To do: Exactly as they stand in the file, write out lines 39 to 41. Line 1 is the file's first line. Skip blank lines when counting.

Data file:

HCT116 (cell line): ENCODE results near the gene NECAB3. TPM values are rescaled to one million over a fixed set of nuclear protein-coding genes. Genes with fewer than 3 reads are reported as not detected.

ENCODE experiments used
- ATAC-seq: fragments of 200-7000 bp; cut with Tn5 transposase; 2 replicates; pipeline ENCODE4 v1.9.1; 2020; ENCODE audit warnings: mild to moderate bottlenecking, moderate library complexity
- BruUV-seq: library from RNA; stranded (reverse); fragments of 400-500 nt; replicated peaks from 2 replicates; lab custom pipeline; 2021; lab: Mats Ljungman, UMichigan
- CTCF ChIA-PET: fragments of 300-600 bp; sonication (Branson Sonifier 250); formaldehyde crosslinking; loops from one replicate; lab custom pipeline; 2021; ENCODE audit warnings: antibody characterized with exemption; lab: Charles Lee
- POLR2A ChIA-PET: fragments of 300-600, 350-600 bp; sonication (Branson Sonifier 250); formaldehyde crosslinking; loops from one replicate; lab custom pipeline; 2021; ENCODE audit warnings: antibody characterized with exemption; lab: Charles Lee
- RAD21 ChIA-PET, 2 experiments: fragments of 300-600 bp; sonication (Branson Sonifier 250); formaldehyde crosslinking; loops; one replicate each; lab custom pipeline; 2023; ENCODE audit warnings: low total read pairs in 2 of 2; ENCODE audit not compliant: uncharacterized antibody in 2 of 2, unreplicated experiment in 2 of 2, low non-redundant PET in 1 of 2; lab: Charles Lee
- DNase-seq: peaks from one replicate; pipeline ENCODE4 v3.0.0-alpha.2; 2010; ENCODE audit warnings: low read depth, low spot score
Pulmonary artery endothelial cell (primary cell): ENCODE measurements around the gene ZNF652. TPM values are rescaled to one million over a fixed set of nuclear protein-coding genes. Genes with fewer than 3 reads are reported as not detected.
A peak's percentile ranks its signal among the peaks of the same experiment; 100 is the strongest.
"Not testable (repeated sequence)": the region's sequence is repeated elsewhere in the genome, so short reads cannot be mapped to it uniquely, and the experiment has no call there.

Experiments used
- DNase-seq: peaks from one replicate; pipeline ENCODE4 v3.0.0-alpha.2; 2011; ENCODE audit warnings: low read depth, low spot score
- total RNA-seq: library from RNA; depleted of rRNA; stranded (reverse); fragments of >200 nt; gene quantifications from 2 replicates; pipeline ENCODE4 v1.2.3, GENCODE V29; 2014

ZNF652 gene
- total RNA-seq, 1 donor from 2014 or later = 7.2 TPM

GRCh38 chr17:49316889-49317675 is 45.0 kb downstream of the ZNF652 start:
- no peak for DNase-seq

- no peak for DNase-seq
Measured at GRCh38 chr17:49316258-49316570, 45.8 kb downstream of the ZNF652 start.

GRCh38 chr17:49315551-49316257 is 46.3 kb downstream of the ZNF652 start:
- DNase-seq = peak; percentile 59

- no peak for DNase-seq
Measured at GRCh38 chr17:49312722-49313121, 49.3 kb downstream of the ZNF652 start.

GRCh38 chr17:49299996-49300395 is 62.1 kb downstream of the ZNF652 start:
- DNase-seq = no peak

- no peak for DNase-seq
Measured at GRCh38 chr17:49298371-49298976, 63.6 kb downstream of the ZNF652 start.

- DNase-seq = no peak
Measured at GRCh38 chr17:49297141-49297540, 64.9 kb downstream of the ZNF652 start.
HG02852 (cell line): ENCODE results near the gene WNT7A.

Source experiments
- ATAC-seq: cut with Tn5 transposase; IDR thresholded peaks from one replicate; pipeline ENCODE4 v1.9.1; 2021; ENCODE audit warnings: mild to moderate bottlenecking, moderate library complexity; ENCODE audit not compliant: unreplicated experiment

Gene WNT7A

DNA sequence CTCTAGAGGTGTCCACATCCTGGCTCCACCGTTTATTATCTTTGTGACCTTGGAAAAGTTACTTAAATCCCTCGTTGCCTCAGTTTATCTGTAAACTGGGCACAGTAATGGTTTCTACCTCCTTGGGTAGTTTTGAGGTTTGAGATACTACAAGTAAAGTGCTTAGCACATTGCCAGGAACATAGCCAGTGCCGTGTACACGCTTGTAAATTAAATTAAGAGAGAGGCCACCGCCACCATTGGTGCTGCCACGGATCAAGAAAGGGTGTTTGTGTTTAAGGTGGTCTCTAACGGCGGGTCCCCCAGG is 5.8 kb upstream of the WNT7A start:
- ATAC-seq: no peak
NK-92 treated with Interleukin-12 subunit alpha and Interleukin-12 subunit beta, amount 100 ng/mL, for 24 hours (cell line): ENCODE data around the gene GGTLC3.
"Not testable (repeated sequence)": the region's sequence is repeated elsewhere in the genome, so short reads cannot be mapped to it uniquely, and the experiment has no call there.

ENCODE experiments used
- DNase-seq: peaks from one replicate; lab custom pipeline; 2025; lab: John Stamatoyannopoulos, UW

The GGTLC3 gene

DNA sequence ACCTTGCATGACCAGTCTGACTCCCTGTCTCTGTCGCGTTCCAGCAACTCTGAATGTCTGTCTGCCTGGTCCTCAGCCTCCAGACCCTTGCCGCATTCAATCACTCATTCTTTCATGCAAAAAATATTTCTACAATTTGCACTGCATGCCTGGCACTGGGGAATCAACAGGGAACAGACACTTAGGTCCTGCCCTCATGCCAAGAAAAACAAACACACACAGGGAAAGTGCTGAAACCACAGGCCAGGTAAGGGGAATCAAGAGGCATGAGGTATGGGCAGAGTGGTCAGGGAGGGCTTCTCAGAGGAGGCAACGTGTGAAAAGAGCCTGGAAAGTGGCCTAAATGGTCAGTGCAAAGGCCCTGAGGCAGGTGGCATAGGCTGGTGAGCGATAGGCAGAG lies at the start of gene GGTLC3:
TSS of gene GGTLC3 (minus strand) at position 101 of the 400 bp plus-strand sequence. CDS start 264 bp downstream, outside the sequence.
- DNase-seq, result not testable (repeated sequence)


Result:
ENCODE experiments used
- DNase-seq: peaks from one replicate; lab custom pipeline; 2025; lab: John Stamatoyannopoulos, UW

The GGTLC3 gene